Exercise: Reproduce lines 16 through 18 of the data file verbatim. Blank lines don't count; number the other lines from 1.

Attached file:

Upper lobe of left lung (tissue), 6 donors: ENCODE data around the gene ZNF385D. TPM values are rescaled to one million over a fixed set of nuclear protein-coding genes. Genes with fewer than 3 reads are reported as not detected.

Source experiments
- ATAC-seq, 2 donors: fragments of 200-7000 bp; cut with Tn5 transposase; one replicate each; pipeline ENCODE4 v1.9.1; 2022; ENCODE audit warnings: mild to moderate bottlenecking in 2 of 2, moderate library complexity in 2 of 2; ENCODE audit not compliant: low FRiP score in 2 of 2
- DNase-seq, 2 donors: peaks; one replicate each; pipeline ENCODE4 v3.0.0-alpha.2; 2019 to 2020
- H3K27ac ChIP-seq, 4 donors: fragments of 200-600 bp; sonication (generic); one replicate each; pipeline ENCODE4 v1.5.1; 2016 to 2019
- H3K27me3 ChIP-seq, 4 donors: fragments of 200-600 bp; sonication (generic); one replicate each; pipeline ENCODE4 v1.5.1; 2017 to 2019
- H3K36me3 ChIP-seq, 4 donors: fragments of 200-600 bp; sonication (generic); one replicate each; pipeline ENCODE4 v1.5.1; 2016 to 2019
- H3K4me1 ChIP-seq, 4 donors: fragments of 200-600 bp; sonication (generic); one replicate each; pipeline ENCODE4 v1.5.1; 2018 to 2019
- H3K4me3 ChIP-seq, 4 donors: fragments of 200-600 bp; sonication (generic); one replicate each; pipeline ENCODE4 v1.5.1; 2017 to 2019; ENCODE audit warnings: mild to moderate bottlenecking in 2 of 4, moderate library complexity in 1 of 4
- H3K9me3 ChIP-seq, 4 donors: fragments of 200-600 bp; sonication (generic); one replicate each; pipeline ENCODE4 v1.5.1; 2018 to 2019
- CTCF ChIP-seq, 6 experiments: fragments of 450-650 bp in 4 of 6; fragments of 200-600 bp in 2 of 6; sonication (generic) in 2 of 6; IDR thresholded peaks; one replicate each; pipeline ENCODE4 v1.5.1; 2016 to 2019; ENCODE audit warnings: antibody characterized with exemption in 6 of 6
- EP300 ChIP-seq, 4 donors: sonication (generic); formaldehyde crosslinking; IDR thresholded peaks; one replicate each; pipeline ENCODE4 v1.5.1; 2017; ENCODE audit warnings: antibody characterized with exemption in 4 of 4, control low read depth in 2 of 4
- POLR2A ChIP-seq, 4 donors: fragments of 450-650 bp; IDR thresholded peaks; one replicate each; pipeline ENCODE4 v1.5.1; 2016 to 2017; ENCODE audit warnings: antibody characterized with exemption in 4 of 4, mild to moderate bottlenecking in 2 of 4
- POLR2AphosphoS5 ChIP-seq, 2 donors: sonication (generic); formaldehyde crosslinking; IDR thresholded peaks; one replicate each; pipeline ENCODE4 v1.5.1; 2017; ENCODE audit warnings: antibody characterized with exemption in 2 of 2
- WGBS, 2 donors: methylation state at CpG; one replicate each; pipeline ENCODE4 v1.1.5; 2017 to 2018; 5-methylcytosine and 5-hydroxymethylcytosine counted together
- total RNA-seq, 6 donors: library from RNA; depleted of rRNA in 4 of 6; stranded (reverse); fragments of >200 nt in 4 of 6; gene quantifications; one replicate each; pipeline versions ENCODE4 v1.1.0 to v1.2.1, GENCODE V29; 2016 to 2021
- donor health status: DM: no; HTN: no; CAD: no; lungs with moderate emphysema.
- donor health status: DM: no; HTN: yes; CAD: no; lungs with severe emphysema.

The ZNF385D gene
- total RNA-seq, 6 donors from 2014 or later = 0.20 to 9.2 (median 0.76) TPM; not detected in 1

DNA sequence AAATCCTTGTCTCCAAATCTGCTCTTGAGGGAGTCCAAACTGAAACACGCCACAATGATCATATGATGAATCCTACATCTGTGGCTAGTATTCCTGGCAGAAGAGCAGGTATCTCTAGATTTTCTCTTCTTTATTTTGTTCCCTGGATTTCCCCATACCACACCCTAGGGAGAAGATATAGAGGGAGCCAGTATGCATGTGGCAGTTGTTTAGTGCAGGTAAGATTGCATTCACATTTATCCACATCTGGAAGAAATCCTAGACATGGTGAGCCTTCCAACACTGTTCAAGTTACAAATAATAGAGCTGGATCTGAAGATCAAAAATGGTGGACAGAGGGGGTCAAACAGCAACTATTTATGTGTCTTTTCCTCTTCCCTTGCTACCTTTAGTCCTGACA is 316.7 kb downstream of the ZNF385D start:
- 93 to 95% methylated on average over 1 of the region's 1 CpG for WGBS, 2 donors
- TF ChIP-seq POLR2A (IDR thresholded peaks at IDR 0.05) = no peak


- total RNA-seq, 6 donors: library from RNA; depleted of rRNA in 4 of 6; stranded (reverse); fragments of >200 nt in 4 of 6; gene quantifications; one replicate each; pipeline versions ENCODE4 v1.1.0 to v1.2.1, GENCODE V29; 2016 to 2021
- donor health status: DM: no; HTN: no; CAD: no; lungs with moderate emphysema.
- donor health status: DM: no; HTN: yes; CAD: no; lungs with severe emphysema.